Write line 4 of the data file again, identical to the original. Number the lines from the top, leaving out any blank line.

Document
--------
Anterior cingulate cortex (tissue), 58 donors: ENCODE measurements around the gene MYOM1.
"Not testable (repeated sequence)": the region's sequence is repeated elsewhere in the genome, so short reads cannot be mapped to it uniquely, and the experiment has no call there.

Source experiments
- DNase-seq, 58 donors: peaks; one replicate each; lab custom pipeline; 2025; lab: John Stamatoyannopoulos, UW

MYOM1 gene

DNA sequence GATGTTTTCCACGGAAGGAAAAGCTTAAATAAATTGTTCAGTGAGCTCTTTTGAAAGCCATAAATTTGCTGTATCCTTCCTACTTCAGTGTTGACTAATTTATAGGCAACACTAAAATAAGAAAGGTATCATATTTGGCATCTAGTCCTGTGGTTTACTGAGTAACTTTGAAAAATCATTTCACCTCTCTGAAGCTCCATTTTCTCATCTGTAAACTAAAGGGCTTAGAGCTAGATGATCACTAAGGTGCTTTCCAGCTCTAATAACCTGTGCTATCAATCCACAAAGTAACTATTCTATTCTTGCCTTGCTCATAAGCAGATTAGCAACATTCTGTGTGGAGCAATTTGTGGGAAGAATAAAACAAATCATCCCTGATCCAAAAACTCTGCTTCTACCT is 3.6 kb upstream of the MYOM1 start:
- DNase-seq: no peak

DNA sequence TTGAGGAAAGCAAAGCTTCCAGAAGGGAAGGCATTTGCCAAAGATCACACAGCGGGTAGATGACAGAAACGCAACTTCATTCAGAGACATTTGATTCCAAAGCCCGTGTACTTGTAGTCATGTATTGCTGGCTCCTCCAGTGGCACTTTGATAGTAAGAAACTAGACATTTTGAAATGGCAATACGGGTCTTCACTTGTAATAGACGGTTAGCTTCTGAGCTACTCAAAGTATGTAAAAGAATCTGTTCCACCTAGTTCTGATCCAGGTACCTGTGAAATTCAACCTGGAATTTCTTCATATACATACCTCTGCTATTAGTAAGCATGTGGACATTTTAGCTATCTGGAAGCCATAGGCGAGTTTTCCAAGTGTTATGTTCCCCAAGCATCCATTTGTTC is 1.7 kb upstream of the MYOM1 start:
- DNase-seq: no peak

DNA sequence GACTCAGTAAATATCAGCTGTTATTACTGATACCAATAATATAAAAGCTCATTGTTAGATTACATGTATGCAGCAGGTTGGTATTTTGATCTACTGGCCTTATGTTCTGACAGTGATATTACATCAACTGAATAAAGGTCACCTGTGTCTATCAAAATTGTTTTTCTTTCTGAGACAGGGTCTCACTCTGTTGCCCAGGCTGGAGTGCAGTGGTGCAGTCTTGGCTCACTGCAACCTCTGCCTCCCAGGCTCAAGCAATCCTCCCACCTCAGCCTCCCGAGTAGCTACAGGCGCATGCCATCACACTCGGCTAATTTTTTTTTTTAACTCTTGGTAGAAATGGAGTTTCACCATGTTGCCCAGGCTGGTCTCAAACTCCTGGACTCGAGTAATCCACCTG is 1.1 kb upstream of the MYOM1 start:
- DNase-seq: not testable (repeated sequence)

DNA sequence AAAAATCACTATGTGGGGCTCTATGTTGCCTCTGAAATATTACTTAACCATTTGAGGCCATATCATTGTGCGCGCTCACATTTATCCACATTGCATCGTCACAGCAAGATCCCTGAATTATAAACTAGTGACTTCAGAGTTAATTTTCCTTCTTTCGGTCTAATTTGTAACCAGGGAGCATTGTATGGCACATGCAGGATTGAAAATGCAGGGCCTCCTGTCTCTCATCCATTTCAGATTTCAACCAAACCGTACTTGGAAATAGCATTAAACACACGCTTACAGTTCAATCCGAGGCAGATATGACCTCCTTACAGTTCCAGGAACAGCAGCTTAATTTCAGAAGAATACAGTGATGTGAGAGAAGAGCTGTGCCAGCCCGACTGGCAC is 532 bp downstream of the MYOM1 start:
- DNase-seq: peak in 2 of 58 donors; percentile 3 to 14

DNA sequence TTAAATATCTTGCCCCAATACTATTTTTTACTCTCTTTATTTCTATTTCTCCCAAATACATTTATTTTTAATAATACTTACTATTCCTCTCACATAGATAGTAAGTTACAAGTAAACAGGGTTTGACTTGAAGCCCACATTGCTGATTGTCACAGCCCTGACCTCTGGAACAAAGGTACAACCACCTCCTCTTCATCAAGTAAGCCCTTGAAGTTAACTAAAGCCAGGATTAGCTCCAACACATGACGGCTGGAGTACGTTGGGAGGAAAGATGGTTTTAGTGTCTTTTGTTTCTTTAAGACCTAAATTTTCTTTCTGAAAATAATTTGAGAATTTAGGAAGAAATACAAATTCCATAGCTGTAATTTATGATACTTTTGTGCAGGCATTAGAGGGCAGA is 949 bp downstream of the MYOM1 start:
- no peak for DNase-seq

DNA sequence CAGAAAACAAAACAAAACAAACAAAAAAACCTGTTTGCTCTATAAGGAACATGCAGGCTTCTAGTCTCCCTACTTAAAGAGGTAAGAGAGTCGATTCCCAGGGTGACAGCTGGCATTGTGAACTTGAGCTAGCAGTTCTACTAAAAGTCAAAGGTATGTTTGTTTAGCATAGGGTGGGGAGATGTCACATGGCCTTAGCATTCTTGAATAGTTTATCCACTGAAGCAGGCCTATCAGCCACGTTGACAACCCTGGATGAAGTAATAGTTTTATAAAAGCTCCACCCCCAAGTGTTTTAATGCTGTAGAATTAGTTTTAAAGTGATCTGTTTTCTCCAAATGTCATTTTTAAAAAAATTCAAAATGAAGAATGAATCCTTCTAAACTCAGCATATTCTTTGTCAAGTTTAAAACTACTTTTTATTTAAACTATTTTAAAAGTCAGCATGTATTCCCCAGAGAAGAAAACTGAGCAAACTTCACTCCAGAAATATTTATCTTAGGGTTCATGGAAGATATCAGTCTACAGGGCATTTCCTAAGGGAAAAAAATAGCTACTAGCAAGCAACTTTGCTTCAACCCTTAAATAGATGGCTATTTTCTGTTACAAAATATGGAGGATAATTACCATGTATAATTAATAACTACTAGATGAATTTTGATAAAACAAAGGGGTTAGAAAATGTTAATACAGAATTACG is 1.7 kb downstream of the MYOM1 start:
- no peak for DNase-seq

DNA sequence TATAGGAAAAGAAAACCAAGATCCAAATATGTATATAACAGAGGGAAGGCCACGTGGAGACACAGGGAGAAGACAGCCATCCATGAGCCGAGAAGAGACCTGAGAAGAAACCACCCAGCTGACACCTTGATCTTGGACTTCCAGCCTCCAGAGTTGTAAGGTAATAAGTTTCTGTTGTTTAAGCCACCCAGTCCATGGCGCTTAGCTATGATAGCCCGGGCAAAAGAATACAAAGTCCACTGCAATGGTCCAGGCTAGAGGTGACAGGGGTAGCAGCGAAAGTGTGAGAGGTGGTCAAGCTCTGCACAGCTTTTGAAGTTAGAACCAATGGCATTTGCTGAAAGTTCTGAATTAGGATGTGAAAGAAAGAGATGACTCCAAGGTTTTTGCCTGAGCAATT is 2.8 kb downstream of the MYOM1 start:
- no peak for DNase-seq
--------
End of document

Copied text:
- DNase-seq, 58 donors: peaks; one replicate each; lab custom pipeline; 2025; lab: John Stamatoyannopoulos, UW